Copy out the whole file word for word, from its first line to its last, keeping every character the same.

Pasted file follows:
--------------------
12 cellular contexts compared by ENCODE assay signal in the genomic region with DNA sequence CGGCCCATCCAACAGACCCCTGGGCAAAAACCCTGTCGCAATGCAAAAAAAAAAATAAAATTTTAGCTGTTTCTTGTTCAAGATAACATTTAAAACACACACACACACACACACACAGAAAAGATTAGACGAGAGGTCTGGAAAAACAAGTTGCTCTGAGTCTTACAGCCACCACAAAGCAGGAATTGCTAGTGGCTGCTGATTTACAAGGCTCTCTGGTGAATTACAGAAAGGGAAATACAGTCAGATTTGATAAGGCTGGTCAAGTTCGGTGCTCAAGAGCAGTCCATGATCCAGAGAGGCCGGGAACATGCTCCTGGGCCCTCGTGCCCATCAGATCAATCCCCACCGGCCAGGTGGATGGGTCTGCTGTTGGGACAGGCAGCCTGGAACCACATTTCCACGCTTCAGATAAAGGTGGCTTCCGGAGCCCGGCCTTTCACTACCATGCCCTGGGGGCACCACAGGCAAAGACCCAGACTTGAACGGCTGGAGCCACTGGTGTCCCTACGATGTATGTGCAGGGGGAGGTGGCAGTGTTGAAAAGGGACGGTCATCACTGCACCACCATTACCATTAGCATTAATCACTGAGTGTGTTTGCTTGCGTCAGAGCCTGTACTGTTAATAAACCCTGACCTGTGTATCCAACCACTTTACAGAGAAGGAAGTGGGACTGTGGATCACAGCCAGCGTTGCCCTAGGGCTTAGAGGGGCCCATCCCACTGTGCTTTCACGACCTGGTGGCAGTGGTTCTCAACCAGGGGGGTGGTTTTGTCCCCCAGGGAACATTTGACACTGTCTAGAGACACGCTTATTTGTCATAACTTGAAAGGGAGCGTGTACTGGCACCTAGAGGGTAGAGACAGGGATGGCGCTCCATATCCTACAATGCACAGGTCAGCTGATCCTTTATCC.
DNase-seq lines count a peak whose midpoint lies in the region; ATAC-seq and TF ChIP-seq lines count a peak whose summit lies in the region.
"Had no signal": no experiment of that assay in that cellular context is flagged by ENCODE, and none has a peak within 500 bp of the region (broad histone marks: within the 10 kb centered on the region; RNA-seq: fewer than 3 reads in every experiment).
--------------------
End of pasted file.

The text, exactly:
12 cellular contexts compared by ENCODE assay signal in the genomic region with DNA sequence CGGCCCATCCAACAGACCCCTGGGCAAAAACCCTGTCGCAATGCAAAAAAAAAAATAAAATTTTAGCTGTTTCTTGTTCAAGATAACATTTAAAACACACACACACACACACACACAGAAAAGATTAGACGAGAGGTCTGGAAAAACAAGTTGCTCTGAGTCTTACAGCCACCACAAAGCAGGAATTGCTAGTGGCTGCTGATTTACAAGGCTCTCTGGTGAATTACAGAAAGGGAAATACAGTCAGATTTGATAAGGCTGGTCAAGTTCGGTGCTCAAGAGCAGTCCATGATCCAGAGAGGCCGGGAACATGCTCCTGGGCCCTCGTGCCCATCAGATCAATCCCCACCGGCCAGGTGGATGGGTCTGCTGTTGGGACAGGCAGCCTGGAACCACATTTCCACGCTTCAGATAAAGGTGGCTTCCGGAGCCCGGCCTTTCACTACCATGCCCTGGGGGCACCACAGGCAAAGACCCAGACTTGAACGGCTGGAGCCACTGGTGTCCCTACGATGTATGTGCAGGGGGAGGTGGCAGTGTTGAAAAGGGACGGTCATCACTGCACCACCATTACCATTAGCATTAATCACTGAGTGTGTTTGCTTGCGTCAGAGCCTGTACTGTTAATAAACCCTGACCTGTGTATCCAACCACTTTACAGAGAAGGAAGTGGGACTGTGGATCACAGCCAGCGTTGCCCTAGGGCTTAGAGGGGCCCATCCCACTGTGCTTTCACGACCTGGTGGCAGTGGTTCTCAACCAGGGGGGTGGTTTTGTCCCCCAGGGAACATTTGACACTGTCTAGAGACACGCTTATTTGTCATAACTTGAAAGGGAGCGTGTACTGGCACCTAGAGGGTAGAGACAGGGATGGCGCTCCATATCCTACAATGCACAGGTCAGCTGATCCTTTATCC.
DNase-seq lines count a peak whose midpoint lies in the region; ATAC-seq and TF ChIP-seq lines count a peak whose summit lies in the region.
"Had no signal": no experiment of that assay in that cellular context is flagged by ENCODE, and none has a peak within 500 bp of the region (broad histone marks: within the 10 kb centered on the region; RNA-seq: fewer than 3 reads in every experiment).